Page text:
Cart (Loading....) | Create Account
Close category search window
 

Linewidth roughness transfer measured by critical dimension atomic force microscopy during plasma patterning of polysilicon gate transistors

Sign In

Cookies must be enabled to login.After enabling cookies , please use refresh or reload or ctrl+f5 on the browser for the login options.

Formats Non-Member Member
$31 $31
Learn how you can qualify for the best price for this item!
Become an IEEE Member or Subscribe to
IEEE Xplore for exclusive pricing!
close button

puzzle piece

IEEE membership options for an individual and IEEE Xplore subscriptions for an organization offer the most affordable access to essential journal articles, conference papers, standards, eBooks, and eLearning courses.

Learn more about:

IEEE membership

IEEE Xplore subscriptions

6 Author(s)
Pargon, E. ; LTM-CNRS, 17 avenue des martyrs, 38054 Grenoble Cedex 9, France ; Martin, M. ; Thiault, J. ; Joubert, O.
more authors

Your organization might have access to this article on the publisher's site. To check, click on this link:http://dx.doi.org/+10.1116/1.2917071 

With the continuous scaling down of the critical dimensions (CDs) of semiconductor devices, the linewidth roughness (LWR) becomes a non-negligible parameter that needs to be controlled within 1 nm (at ) for the 32 nm node and beyond. In this article, the authors have used a CD-atomic force microscopy to investigate the evolution of the LWR during the subsequent lithography and plasma etching steps involved in the patterning of polysilicon transistor gates. The authors demonstrate that the LWR present on the etching mask [photoresist/bottom antireflective coating (BARC), SiO2 or amorphous carbon hard masks] right before the gate etching is transferred into the polysilicon during the HBr/Cl2/O2 gate etching step. Thus, the final polysilicon LWR directly is strongly dependent on the lithography and plasma etching steps preceding the gate etching step. The authors show that by applying plasma treatment to minimize the resist mask LWR prior to all the other etching steps or by optimizing the BARC opening plasma chemistry, the final polysilicon LWR can be minimized. The authors also demonstrate that the introduction of hard masks (SiO2 or amorphous carbon) helps to reduce further the final polysilicon gate LWR. Finally, the authors discuss the role of the ion bombardment in the smoothening/roughening of the pattern sidewalls during plasma processes.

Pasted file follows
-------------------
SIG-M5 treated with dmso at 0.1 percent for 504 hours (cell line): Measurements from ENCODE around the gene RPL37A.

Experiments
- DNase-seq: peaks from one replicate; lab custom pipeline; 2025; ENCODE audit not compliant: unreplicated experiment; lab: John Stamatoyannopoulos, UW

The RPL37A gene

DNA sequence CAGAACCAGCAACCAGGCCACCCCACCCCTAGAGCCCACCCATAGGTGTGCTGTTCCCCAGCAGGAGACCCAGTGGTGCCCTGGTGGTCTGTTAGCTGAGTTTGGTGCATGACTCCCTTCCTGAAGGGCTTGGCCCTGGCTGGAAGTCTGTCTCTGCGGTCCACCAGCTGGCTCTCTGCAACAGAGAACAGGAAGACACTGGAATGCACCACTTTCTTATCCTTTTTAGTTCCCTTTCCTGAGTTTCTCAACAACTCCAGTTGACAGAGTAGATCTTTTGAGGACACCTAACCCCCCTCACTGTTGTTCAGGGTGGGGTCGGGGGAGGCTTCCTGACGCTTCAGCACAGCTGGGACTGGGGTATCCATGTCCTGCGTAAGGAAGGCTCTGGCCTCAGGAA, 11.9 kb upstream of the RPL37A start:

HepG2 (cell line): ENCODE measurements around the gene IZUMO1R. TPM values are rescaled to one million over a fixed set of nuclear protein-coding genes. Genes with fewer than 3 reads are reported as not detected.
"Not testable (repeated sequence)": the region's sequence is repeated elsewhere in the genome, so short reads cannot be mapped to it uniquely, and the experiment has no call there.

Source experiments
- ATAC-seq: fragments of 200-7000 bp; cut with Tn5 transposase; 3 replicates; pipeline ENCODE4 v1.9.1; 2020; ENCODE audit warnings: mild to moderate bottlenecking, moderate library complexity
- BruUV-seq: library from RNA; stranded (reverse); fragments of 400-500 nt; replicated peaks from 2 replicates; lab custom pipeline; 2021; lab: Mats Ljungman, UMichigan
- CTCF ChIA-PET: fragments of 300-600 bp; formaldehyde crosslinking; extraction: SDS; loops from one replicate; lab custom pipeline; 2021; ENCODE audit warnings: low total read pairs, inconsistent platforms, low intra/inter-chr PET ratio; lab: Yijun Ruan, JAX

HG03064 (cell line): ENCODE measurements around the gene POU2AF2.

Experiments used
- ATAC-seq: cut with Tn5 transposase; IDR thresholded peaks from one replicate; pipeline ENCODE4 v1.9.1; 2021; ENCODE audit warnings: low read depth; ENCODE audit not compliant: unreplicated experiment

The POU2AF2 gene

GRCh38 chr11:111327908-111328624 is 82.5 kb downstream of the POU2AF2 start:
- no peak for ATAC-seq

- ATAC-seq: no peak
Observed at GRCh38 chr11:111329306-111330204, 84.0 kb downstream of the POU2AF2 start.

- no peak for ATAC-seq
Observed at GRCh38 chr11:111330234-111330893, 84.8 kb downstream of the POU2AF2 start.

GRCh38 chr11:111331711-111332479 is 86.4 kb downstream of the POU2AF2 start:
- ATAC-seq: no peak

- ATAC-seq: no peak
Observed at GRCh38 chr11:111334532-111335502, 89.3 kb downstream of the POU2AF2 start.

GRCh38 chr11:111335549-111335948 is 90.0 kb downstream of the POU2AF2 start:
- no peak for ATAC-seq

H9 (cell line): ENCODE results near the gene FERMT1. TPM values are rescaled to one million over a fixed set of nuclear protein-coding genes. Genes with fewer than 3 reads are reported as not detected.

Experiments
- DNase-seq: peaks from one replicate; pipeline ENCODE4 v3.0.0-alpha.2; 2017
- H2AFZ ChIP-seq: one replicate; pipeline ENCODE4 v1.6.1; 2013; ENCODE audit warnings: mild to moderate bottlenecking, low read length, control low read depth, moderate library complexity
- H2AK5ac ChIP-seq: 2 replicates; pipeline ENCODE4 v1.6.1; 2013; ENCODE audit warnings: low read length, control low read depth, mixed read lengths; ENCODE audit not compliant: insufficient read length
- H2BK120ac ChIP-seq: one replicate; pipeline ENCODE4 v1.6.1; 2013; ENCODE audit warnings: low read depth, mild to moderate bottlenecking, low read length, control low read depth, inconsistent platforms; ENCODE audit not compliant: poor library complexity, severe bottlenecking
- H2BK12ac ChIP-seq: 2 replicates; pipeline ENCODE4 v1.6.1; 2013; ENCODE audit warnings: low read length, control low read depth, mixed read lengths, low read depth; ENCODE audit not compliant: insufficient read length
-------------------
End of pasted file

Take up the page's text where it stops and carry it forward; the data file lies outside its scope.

Published in:

Journal of Vacuum Science & Technology B: Microelectronics and Nanometer Structures  (Volume:26 ,  Issue: 3 )

Date of Publication:

May 2008

Need Help?


IEEE Advancing Technology for Humanity About IEEE Xplore | Contact | Help | Terms of Use | Nondiscrimination Policy | Site Map | Privacy & Opting Out of Cookies

A not-for-profit organization, IEEE is the world's largest professional association for the advancement of technology.
© Copyright 2014 IEEE - All rights reserved. Use of this web site signifies your agreement to the terms and conditions.